Wage theft is now a criminal offence in Australia. State specific wage theft laws in Queensland and Victoria mean that employers in those states can face criminal charges and convictions due to payroll underpayments.
The ‘Closing Loopholes’ Bill, tabled in the House of Representatives on 4 September 2023, proposed a significant reform in Australia’s industrial relations system.
The Closing Loopholes Bill seeks to eliminate the government’s perceived loopholes in employment laws, which they claim are being exploited by businesses.
Following consultations with various stakeholders, on 28 November 2023, the Federal Government proposed a series of amendments to the bill. The Closing Loopholes Bill since passed the House of Representatives on 29 November 2023. On December 7 2023, Labor reached a deal with the crossbench to split the Closing Loopholes Bill into two parts. Part 1 of The Closing Loopholes Bill has now passed the senate and includes wage theft provisions.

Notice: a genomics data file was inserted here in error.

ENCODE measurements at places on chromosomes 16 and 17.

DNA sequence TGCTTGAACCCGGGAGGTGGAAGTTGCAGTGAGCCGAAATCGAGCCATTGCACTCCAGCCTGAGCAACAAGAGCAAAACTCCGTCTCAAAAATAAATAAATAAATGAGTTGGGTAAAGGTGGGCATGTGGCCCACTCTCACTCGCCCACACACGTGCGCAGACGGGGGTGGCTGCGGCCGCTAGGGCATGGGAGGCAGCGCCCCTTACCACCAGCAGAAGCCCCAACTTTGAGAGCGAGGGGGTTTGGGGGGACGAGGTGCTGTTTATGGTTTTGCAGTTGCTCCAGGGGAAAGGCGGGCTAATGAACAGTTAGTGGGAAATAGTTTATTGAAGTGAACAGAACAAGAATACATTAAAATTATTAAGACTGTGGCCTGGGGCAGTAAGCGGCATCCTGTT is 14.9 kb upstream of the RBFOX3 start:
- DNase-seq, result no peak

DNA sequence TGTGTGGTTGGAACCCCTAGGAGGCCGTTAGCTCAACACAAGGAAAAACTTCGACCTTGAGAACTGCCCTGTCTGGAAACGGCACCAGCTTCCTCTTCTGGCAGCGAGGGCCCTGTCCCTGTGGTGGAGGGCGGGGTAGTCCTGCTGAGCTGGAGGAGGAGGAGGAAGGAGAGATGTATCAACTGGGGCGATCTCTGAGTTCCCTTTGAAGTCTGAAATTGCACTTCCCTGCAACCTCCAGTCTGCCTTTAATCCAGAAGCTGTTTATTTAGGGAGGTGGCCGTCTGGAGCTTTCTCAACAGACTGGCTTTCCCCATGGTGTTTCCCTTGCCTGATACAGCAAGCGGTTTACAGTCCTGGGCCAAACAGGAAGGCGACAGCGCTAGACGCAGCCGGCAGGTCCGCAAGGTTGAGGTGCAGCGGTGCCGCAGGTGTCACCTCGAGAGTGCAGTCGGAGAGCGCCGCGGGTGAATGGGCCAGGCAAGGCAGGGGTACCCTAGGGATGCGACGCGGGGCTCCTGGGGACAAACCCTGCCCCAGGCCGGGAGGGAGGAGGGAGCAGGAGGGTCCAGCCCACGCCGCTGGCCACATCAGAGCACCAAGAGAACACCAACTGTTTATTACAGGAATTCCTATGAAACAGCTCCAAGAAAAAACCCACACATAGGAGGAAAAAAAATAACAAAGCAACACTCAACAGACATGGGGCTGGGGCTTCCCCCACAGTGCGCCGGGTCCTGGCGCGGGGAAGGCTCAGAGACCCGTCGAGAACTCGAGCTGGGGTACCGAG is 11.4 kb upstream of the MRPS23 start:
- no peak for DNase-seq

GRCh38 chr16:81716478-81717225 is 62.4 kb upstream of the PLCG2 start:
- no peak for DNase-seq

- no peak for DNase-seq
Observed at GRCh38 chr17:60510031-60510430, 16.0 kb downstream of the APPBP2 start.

Intentional wage theft now carries severe penalties of up to 10 years in prison and fines reaching $1,565,000 for individuals and $7,825,000 for corporations, or three times the value of the underpayment – whichever is higher.
Part 2 of the act is yet to pass the senate and includes civil provisions. Serious contraventions are expected to cover recklessness as well as intentional acts, with the maximum fine increasing to $939,000, or three times the underpaid amount if it exceeds the cap. These reforms are prompting directors to think ahead about their compliance strategies, to avoid penalties resulting from honest mistakes or ignorance.